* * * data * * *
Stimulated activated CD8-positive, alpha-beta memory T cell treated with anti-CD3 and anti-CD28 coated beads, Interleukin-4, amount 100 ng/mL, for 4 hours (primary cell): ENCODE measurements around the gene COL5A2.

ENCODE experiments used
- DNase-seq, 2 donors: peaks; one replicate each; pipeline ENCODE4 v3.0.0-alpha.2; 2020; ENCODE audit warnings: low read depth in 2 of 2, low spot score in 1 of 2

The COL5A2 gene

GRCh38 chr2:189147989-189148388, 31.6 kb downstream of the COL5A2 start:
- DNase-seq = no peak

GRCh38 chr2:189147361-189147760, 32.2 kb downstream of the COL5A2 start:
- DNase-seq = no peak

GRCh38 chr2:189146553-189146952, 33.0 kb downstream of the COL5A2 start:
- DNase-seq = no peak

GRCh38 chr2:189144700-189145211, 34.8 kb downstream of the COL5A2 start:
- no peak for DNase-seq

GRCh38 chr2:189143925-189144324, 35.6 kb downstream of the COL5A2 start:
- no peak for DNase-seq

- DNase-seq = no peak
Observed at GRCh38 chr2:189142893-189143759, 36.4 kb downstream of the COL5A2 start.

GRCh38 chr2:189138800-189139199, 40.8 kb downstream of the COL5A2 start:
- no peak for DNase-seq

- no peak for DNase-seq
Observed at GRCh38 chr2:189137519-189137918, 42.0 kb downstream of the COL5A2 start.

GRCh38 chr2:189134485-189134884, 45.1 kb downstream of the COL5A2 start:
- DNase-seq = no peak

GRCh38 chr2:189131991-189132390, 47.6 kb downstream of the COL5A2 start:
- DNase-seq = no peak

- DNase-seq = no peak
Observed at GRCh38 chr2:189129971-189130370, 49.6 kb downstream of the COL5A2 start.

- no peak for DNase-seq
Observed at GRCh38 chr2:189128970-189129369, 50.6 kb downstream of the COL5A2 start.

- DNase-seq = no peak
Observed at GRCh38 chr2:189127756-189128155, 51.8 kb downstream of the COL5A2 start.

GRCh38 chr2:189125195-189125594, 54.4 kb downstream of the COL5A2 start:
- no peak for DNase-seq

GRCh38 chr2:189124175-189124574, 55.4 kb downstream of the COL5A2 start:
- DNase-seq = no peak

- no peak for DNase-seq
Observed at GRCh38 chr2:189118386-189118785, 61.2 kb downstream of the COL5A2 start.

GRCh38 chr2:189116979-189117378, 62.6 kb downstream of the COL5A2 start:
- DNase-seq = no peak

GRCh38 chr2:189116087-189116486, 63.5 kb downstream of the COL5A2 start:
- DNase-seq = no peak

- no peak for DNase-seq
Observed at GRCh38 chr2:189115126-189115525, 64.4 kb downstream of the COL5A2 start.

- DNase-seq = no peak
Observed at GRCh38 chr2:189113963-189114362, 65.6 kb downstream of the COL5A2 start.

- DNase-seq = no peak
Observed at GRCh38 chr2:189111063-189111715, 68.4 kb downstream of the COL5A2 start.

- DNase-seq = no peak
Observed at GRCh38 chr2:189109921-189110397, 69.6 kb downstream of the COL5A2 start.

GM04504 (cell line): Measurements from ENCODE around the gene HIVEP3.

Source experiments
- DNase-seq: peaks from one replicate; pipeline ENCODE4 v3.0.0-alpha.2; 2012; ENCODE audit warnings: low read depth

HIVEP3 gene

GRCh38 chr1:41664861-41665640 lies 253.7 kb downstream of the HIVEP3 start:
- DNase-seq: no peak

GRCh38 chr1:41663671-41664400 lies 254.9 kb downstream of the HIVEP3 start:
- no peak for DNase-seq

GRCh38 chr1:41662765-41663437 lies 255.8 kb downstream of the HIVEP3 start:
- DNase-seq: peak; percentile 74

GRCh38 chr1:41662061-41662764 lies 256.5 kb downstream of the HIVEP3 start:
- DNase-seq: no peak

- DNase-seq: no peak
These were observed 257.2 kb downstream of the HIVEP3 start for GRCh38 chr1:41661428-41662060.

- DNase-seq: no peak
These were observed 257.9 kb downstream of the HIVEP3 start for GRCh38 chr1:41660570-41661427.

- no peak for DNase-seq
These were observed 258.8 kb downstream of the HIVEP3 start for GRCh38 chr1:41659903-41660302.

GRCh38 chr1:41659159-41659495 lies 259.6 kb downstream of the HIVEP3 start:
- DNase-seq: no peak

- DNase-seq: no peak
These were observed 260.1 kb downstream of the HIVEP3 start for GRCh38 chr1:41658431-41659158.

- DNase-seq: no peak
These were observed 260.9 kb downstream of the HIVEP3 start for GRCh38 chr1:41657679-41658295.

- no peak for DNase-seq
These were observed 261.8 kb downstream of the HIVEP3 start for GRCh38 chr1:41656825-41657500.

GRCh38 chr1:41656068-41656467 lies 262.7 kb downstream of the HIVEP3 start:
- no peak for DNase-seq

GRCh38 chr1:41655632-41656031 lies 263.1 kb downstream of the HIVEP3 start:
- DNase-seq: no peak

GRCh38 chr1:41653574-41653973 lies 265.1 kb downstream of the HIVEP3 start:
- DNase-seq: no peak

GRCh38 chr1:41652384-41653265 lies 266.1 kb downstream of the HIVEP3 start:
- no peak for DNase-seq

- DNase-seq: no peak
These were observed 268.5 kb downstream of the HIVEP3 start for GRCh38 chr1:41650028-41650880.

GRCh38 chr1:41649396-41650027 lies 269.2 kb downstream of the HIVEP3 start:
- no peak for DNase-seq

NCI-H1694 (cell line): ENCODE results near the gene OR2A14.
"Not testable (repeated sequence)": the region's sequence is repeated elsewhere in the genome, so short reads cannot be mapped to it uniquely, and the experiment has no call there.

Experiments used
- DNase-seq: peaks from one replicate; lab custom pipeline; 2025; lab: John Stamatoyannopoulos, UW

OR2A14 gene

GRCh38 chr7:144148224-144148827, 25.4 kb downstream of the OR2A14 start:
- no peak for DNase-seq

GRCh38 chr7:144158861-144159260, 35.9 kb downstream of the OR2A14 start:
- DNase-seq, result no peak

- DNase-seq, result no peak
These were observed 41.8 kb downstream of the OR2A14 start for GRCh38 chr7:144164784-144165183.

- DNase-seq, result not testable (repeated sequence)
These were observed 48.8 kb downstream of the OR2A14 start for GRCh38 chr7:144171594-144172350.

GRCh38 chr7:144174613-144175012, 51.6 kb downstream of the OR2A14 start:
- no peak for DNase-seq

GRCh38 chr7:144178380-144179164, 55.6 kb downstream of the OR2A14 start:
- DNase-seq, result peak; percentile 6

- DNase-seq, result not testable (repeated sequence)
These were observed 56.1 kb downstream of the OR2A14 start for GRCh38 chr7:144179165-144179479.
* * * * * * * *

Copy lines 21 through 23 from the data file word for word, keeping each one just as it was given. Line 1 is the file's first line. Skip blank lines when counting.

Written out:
GRCh38 chr2:189134485-189134884, 45.1 kb downstream of the COL5A2 start:
- DNase-seq = no peak

GRCh38 chr2:189131991-189132390, 47.6 kb downstream of the COL5A2 start: